“Who wants to wear my pubic hair hat?”
In the age of unkillable super-gonnorhea, this question really shouldn’t get the enthusiastic response that it does. But the rush to don the pubic headwear of a random woman on the Palais De Boob stage is perhaps the biggest of its kind in recorded history. For this is Secret Garden Party, a place where normal convention does not hold, where every yoga session involves at least one naked man, where your inhibitions are best left in the care of the massive sad fox by the entrance and there’s no concern whatsoever for cultural appropriation. Forget all the Native American head-dresses, there would be real uproar if word of this place ever got back to the ancient Amazonian tribe of the Glittertits.
“Go Big & Go Home” is the weekend’s motto. 2017 marks the last ever Secret Garden Party – “I got very emotional, twice,” says Head Gardener Freddie Fellowes, discussing his Q&A about shutting the gates for good – so in wild-ass hedonism terms, time is of the essence. Everywhere you turn lies another invitation to get naked. Outside the Spiritual Playground tent an array of Buddhist monkey gods and false idols are celebrating the birthday of a nude bloke called Phil The Little Acorn (for evident reasons) by playing a game of Pass The Parcel where virtually every prize is a silver thong. The Palais De Boob stage is dedicated to freeing the nipple and every game of Keeping Up With The Car-Crashdashians in the Colosillyum seems to end with the loser fortfeiting most of their clothing. It’s like the world’s biggest game of Spin The Bottle decided to put some bands on.
The acts certainly get in the spirit. On Sunday afternoon Beans On Toast has written a song especially for the festival, commemorating the sight of a grown man attempting to leap a gap on a five-year-old’s bike during the Wonky Races and the time he took a pill live onstage at Where The Wild Things Are. And Peaches appears to have won the race to the pubic hat – she opens her Friday night set wearing a vagina headpiece and flanked by dancing vaginas, and ends it half naked, simulating such rampant lesbianism you’d think she was pitching her own Netflix drama.
All of which makes Secret Garden Party an affront to God, so naturally He tries to wash it from the face of the earth on Saturday and Sunday. SGP just organises a mass moon at the clouds. The Zeuses and nuns of the Spiritual Playground just move their game of Blind Deity inside. The men with gold TVs for heads don’t let a spot of rain stop them having a dance off in the onsite boxing ring. Two Amy Winehouses still stop for a natter by The Drop, a dance ditch featuring the world’s shittest Transformer.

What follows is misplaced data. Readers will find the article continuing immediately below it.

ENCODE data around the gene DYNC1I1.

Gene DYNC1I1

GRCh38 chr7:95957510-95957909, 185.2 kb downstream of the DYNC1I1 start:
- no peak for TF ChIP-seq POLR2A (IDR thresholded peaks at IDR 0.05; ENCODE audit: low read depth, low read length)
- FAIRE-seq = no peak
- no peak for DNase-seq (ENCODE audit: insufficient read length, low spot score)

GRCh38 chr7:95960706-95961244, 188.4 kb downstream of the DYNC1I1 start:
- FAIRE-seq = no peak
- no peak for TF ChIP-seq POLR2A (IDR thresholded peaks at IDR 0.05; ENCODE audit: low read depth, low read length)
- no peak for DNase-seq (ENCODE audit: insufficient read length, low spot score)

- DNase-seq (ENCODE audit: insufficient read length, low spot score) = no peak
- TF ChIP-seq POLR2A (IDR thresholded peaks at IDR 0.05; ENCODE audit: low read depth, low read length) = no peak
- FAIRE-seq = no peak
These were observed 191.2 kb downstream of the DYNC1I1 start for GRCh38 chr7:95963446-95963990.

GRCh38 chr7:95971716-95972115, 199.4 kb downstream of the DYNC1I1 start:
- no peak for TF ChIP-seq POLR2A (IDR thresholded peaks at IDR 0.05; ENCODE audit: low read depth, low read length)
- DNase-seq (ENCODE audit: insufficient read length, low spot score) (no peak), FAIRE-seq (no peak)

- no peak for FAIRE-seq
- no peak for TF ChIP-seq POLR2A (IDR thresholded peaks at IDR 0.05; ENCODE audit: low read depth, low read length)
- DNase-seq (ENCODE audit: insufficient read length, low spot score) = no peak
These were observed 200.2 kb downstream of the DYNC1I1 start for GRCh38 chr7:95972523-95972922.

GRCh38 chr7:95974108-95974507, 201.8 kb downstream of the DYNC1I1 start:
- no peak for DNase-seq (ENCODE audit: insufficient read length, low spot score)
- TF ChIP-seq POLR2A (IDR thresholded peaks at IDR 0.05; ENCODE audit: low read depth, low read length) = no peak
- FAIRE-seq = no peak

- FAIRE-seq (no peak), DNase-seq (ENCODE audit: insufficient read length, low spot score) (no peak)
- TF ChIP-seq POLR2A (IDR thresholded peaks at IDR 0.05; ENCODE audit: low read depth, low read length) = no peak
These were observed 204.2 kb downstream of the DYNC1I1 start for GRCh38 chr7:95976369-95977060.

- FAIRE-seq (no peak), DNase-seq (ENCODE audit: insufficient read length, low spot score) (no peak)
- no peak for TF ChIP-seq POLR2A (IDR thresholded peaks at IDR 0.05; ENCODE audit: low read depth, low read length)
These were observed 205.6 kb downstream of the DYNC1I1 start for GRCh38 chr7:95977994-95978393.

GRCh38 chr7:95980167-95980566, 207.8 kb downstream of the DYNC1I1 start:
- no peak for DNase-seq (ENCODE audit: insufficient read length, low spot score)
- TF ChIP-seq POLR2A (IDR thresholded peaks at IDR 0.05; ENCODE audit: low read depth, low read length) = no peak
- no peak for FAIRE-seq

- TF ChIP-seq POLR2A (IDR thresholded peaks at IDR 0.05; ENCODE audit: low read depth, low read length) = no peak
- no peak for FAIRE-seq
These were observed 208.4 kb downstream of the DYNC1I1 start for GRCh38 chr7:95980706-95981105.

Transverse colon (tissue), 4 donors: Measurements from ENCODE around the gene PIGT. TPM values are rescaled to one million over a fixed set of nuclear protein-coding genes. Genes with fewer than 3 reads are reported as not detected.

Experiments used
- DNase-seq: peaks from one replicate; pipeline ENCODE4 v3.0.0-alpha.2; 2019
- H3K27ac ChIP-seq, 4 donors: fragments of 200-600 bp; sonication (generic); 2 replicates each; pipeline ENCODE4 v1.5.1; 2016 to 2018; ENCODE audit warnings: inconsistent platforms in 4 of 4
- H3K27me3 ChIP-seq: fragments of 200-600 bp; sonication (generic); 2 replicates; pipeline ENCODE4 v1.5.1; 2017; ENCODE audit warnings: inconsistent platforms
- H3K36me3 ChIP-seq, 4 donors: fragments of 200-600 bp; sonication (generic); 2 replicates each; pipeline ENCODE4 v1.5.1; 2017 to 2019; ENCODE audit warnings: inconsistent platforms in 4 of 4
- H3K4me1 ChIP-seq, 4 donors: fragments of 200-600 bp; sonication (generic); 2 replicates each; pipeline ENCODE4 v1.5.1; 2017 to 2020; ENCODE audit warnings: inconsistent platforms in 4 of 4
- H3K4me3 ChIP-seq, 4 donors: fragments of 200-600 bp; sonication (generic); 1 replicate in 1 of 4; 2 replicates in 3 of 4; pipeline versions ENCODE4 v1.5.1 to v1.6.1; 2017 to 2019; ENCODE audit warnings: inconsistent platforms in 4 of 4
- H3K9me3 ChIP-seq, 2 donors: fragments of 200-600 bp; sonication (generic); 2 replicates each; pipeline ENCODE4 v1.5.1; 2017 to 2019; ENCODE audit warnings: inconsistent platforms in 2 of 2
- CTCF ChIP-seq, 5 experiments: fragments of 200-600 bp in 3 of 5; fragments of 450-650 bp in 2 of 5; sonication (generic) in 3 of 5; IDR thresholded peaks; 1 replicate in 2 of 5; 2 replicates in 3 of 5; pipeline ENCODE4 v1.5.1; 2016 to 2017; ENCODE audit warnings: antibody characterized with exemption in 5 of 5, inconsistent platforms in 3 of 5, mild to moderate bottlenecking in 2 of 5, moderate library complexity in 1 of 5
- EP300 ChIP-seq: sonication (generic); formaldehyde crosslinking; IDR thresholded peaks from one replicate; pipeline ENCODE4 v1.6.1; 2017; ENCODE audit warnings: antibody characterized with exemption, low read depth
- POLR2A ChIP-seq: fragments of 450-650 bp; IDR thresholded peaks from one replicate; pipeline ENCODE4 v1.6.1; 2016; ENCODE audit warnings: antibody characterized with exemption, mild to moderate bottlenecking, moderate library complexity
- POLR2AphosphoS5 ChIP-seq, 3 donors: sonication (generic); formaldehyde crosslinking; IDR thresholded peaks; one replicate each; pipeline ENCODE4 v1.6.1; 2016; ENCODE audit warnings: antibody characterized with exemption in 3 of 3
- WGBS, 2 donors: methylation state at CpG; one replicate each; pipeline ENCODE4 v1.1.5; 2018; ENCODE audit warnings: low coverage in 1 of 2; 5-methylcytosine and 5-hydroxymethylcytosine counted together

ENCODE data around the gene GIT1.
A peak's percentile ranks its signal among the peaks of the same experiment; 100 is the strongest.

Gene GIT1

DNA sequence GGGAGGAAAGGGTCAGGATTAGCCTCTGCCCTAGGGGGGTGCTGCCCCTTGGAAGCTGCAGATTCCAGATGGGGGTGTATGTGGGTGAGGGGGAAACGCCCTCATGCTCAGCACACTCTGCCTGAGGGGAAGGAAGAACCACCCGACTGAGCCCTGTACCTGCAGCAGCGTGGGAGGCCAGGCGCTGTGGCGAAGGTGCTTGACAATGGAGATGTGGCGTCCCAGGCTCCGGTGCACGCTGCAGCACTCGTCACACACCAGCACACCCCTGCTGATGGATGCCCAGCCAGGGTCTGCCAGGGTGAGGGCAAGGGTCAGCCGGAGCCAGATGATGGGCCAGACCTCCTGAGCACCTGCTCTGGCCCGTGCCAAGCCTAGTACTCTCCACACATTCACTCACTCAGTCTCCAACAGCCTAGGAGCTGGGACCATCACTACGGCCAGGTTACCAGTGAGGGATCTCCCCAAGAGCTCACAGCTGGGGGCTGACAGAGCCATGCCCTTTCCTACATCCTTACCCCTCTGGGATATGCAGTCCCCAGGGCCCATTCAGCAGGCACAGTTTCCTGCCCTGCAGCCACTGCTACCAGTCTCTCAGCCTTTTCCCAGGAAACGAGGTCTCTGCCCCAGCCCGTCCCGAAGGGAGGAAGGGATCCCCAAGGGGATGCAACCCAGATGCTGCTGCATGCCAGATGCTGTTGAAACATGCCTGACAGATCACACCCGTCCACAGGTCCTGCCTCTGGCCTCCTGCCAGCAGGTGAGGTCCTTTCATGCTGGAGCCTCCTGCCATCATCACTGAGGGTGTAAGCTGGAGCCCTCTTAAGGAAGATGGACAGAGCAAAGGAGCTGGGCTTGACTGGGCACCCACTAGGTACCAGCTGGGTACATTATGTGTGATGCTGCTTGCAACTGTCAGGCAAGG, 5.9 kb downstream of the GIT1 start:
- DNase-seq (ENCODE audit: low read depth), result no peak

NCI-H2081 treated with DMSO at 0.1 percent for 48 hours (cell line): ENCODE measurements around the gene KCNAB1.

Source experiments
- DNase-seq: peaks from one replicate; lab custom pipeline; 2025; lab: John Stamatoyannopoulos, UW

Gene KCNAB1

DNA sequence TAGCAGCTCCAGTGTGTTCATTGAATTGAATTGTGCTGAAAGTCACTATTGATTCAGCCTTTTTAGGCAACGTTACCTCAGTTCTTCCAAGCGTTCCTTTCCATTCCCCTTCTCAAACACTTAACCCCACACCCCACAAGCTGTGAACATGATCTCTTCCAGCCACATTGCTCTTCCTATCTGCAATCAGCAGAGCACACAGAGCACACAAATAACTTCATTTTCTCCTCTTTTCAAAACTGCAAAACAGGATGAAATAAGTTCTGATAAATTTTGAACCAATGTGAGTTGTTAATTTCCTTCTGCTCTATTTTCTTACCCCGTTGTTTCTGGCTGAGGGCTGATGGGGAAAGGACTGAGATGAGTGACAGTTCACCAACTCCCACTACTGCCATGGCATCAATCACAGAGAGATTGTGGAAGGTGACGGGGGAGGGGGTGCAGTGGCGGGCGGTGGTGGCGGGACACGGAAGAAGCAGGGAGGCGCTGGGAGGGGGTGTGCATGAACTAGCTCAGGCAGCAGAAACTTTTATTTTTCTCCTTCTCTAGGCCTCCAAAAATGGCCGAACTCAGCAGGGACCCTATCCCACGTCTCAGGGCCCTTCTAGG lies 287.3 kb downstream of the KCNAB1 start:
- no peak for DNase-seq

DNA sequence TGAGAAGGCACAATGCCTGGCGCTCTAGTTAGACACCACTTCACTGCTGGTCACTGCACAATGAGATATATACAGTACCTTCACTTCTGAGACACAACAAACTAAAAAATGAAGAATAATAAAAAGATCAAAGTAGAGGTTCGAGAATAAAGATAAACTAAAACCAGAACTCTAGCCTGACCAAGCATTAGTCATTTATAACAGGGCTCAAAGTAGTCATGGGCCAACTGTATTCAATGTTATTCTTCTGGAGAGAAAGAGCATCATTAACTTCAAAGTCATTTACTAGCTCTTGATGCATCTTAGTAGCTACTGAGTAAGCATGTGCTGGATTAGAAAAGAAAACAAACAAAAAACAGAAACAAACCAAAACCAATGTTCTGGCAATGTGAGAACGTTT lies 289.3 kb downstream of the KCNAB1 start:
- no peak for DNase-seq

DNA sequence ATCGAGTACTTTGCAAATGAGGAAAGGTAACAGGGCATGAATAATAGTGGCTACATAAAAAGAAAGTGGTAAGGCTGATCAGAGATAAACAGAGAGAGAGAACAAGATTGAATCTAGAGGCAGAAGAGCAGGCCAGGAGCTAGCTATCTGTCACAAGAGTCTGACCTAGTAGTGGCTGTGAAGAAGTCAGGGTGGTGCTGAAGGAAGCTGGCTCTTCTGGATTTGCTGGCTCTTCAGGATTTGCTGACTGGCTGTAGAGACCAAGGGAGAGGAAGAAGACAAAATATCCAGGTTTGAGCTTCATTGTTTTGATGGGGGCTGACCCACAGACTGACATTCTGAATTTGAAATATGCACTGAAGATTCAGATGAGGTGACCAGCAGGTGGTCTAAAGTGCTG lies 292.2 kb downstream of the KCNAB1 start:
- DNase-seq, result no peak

Indeed, despite the rain, Secret Garden Party pulls out all the stops for its final curtain. The spectacular Sunday afternoon paint fight comes with paint fireworks, and the Dance Off even has a champagne fight on Friday. A skywriting plane shooting fireworks circles over the Lake Stage during Jagwar Ma’s Saturday set and the legendary burning of the effigy in the middle of the lake sees an entire faux mansion house go up in smoke, revealing a gigantic heart of fire in its ruins.
It’s tempting to call this weekend the death of the boutique. A monochrome film shown on the big screen of the Lake Stage on Saturday night made up of footage shot here over the past fifteen years certainly makes people on bungees hitting each other with giant balloons look as mournful as it can. As SGP bows out and Bestival shrinks onshore, there are few bijou festival wonderlands left, places you can go to take on a three-day identity, become a superstar of costumed idiocy and, most crucially, feel like you really own. A toff-fest in Freddie’s glorified back garden, yes, but Secret Garden Party was also a community of free-spirited souls in a way that Leefest, frankly, isn’t. Perhaps the bleakness of Brexit, Trump and May overwhelms even the need to find respite in a place where you can dance to reggaeton in a spangly tassled leotard to your heart’s content. Perhaps hedonism only really thrives hand-in-hand with hope – and the ‘Oh Jeremy Corbyn’ chants are more ardent here than anywhere.
Or maybe, as Fellowes claims, “think of it more as ‘Dylan goes electric’ than our Altamont. You can’t be avant-garde from within an institution and lest we forget, the frontier always moves. So watch this space for the phoenix rising from the ashes.” It seems new borders are being planted, gardeners…